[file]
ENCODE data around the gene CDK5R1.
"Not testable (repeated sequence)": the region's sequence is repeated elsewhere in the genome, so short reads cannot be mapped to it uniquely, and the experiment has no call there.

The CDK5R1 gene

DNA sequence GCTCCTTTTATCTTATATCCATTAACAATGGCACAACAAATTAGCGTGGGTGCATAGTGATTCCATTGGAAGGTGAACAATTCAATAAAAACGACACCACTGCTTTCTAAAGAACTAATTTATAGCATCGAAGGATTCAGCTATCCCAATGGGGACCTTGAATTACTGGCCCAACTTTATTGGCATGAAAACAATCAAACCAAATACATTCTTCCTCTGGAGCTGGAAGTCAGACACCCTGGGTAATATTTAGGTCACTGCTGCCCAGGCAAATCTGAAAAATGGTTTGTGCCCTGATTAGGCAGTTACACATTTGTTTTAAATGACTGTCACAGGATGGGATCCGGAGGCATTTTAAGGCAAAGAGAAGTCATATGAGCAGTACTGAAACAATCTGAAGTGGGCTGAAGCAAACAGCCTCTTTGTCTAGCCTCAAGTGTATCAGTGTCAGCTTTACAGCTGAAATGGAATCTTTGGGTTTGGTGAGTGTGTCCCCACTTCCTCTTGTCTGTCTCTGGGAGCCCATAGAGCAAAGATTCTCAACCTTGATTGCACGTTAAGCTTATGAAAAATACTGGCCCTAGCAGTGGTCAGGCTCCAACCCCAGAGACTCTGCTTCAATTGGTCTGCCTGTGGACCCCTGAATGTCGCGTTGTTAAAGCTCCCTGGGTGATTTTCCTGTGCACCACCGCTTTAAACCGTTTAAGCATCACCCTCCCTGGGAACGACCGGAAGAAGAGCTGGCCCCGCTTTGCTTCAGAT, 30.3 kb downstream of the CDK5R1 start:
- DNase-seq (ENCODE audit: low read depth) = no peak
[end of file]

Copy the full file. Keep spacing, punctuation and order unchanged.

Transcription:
ENCODE data around the gene CDK5R1.
"Not testable (repeated sequence)": the region's sequence is repeated elsewhere in the genome, so short reads cannot be mapped to it uniquely, and the experiment has no call there.

The CDK5R1 gene

DNA sequence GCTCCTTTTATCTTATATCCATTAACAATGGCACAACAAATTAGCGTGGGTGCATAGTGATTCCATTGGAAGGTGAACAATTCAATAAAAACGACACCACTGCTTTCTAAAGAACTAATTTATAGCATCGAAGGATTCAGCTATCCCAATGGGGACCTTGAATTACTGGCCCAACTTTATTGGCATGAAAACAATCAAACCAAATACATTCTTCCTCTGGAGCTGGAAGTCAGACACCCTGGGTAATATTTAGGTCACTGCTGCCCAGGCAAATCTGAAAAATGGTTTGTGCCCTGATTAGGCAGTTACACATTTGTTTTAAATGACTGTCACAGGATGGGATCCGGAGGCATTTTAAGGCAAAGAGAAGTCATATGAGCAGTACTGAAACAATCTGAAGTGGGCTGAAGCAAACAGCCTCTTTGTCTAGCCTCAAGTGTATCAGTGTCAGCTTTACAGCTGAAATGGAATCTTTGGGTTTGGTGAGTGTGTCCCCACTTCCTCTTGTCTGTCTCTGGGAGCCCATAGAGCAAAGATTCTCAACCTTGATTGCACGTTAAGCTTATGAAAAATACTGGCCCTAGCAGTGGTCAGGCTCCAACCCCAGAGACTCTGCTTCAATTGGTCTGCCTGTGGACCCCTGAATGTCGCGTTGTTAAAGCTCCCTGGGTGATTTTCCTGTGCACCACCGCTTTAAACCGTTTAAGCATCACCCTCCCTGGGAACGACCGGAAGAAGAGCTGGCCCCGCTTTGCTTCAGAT, 30.3 kb downstream of the CDK5R1 start:
- DNase-seq (ENCODE audit: low read depth) = no peak